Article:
To bring the bad news closer to home, think about Puerto Rico and Michigan. Puerto Rico has endured months without essential infrastructure, including electricity, because for some reason our leadership can’t or won’t make use of the National Guard or active-duty military and their combat engineers to assist them. Restoration would make a wonderful peacetime practice for war. Where else could they get better on-the-job training.

More than three years have gone by, and people in Flint, Mich., still can’t drink their lead-tainted water. Engineers from the military or the Guard could come in with supplies right now, but that hasn’t happened. The government talks a lot but the talk is not matched by action.

We need thinking men and women in Congress who can get it through their heads that they represent we, the people. That is not happening now. It’s hard to argue with that fact, notwithstanding your political affiliation.

The world is in turmoil. That includes our own country. We need meaningful, considered, thoughtful discussion. Then comes the hard part: prioritizing and acting first upon our actual needs, then upon our wants.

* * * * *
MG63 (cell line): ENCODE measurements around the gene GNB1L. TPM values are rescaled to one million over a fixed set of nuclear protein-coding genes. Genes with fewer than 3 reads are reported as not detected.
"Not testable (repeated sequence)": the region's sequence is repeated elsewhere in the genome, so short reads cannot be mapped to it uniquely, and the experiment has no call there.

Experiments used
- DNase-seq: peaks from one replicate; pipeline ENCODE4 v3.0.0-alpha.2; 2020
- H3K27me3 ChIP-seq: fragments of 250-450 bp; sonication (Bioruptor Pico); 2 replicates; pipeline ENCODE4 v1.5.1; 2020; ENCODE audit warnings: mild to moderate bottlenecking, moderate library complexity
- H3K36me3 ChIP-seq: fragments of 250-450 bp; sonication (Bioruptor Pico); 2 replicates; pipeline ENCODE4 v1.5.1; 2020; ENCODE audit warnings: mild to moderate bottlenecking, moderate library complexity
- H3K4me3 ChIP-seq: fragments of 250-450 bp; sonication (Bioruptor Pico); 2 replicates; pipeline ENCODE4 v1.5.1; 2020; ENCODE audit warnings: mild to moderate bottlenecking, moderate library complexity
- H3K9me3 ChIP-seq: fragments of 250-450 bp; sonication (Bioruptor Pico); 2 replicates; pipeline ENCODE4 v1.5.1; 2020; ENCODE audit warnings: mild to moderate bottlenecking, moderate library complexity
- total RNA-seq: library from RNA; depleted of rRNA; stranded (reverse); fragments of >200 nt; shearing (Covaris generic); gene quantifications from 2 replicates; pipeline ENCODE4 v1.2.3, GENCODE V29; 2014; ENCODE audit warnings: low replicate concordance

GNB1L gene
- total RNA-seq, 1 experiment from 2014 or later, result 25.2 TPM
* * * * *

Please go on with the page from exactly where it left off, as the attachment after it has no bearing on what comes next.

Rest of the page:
When so many people with so much money are running the country, the regular people are shortchanged. The rich get gigantic tax cuts, while the average person gets a pittance … and often thinks that’s just great.

If the wealthy were taxed like the average citizen, and if we stopped spending on military items we don’t need (as Dwight David Eisenhower warned us so long ago), we could develop a balanced budget. Some of these problems do predate the current administration, but the worst can be laid at its feet. Amen.

TOM DAVIES: The Verdict — Discrimination Is Alive In America

In the era of Trump, you don’t have to wonder about racial discrimination and profiling. It’s out of the closet and on full display.

Native Americans (you know, the real Americans we somehow called Indians) were denigrated and their lands and culture stolen and just about destroyed by the Palefaces — the good old white guys!

The racists are back out of the closet now. In January, a Navajo legislator from Arizona was verbally attacked by armed Trumpers demanding to know if he was in the United States legally. My God! So many people, so few brains.